Safety and Efficacy of Local Tranexamic Acid for the Prevention of Surgical Bleeding in Soft-Tissue Surgery

A Review of the Literature and Recommendations for Plastic Surgery

Kjersti Ausen, M.D., Ph.D.; Reidar Fossmark, M.D., Ph.D.; Olav Spigset, M.D., Ph.D.; Hilde Pleym, M.D., Ph.D.


Plast Reconstr Surg. 2022;149(3):774-787. 

In This Article

Abstract and Introduction


Background: Although high-bleed surgery routinely utilizes the antifibrinolytic drug tranexamic acid, most plastic surgical procedures are conducted in soft tissue with low-volume bleeding. Unease regarding possible systemic adverse effects prevents widespread systemic use, but local use of tranexamic acid is gaining popularity among plastic surgeons. Randomized controlled trials on topical use of tranexamic acid are mainly from high-bleed surgeries, and few studies address the effect in soft tissue. This article reviews the scientific evidence regarding local use of tranexamic acid in soft-tissue surgery, discusses pharmacological effects and possible adverse reactions, and presents recommendations for use in plastic surgery.

Methods: A systematic search of databases for studies on local use of tranexamic acid in soft-tissue surgery was performed. Randomized controlled trials were included for a systematic review on effect; a narrative review regarding other clinically relevant aspects is based on extensive literature searches combined with the authors' own research.

Results: Fourteen randomized controlled trials, including 1923 patients, were included in the systematic review on local use of tranexamic acid in soft-tissue surgery.

Conclusions: Local use of tranexamic acid may reduce blood loss comparably to intravenous prophylactic use with negligible risk of systemic adverse effects, but high-quality randomized controlled trials are few. Prolonged exposure to high local concentrations is discouraged, and direct contact with the central nervous system may cause seizures. No single superior means of administration or dosage is supported in the literature, and lowest effective dose is unknown. There may not be one single ideal dosing regimen, but rather many possibilities adaptable for different surgical situations.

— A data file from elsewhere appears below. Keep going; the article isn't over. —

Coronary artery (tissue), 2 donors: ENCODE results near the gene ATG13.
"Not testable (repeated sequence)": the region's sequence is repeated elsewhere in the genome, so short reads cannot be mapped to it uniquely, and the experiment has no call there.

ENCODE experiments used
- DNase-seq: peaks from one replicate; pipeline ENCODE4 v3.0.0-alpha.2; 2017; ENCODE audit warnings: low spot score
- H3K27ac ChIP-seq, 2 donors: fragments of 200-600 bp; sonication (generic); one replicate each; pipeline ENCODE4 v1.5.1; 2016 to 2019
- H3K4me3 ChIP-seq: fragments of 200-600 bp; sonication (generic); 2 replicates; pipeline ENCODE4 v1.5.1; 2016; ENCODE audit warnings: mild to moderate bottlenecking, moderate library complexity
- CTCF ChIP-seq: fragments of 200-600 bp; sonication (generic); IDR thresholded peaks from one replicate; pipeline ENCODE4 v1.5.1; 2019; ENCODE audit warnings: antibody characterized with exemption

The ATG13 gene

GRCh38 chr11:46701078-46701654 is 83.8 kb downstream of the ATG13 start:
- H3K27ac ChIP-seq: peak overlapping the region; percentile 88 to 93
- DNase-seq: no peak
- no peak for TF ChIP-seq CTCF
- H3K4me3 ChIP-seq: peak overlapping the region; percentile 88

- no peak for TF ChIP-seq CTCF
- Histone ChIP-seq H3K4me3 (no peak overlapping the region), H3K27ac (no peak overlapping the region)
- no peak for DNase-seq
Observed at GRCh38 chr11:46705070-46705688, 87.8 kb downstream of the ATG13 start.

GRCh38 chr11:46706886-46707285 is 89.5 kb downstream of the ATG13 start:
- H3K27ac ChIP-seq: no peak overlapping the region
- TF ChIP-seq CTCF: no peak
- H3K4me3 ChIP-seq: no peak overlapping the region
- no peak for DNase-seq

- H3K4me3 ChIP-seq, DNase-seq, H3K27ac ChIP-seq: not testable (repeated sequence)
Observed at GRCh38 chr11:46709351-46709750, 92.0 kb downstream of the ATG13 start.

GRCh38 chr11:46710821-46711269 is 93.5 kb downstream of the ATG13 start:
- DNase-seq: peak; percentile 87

Although most plastic surgical procedures are not associated with major blood loss, bleeding causes swelling, bruising and pain, need for drains and bandage changes, and reoperations, and may increase the risk of infection and wound ruptures. Keeping surgical bleeding to a minimum is, thus, beneficial for both patient and provider. Fear of bleeding may also prevent plastic surgeons from using adequate thromboprophylactic measures as addressed by the American Society of Plastic Surgeons Venous Thromboembolism Prevention Task Force.[1]

In surgery, a balance between coagulation and fibrinolysis is needed to prevent bleeding yet maintain circulation. If fibrinolysis exceeds coagulation, bleeding may occur despite adequately performed hemostasis. While meticulous surgical technique, use of cautery, and local infiltration of wound edges with adrenaline can largely control bleeding in soft-tissue surgery, bony tissue cannot be infiltrated or manipulated to the same extent. Measures such as hypotensive anesthesia and pharmacological aids are, therefore, used to control bleeding in bony tissue.